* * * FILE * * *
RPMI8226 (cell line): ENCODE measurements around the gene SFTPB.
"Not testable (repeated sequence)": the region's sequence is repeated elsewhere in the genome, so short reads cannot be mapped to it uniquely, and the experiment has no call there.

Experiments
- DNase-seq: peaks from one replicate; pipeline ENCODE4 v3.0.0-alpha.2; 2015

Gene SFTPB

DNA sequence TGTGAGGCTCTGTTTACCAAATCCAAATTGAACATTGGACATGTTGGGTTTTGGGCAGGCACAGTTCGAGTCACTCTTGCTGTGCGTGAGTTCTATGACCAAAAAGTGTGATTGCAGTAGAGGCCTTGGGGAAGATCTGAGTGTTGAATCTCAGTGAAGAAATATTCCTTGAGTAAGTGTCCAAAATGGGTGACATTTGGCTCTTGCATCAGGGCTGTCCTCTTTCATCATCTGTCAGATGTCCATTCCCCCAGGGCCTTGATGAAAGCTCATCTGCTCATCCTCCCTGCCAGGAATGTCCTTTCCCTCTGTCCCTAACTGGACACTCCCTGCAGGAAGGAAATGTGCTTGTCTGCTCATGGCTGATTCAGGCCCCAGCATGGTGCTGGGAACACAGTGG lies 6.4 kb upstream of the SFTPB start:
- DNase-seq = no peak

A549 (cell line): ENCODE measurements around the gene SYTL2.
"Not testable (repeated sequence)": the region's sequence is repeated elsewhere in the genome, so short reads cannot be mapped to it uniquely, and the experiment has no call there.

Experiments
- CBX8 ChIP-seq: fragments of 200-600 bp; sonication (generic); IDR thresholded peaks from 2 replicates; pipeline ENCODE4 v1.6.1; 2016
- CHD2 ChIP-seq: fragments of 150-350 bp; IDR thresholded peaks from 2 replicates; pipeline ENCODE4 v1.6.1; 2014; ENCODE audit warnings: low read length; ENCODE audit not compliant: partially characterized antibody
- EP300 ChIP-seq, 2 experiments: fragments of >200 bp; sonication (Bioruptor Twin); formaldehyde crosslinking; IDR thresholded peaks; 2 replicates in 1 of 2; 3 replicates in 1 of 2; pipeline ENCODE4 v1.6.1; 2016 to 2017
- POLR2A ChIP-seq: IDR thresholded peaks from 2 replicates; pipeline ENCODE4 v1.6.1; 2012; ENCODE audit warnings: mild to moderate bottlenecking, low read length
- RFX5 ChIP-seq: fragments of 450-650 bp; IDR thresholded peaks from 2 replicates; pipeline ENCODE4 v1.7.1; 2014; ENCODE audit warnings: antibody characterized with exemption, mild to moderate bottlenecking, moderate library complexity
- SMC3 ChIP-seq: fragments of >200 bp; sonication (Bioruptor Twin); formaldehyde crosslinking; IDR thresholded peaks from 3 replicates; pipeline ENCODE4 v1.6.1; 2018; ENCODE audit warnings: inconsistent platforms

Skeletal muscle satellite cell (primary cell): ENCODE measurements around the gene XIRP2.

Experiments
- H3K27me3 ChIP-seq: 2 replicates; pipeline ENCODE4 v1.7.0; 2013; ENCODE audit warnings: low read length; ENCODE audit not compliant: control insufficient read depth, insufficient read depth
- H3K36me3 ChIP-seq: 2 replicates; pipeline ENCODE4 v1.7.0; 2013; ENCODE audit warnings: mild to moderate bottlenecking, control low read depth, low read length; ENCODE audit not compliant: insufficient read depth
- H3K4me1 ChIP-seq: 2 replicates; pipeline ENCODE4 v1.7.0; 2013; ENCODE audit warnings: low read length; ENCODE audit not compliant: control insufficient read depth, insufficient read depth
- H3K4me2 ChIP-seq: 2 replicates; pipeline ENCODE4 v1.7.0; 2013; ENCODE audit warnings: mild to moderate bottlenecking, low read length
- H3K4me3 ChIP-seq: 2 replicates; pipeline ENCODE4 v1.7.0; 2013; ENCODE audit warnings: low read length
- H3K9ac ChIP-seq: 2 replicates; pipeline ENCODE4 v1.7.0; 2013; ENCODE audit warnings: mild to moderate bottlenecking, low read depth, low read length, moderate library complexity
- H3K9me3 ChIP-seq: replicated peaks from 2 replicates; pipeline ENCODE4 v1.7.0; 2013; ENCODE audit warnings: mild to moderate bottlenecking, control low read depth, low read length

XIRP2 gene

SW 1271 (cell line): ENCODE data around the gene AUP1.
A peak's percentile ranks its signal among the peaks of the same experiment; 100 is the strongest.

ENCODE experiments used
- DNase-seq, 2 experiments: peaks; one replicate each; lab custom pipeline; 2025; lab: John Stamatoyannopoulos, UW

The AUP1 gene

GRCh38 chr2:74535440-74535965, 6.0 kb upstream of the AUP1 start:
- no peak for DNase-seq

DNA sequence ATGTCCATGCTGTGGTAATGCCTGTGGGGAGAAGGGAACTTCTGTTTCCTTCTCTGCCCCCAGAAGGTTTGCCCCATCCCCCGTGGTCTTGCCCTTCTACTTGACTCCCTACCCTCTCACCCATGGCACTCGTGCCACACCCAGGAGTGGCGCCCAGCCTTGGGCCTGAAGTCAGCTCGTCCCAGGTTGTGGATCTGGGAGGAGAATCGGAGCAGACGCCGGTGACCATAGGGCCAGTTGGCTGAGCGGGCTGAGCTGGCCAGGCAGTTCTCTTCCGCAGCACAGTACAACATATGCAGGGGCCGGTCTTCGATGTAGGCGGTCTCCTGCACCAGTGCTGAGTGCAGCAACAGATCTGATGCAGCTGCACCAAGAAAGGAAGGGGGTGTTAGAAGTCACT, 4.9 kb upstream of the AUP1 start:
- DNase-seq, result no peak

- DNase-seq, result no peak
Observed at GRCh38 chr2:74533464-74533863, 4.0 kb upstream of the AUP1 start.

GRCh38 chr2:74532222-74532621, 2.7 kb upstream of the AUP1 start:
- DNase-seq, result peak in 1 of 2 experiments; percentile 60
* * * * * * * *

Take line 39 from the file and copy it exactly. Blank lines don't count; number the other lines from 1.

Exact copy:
- DNase-seq, result peak in 1 of 2 experiments; percentile 60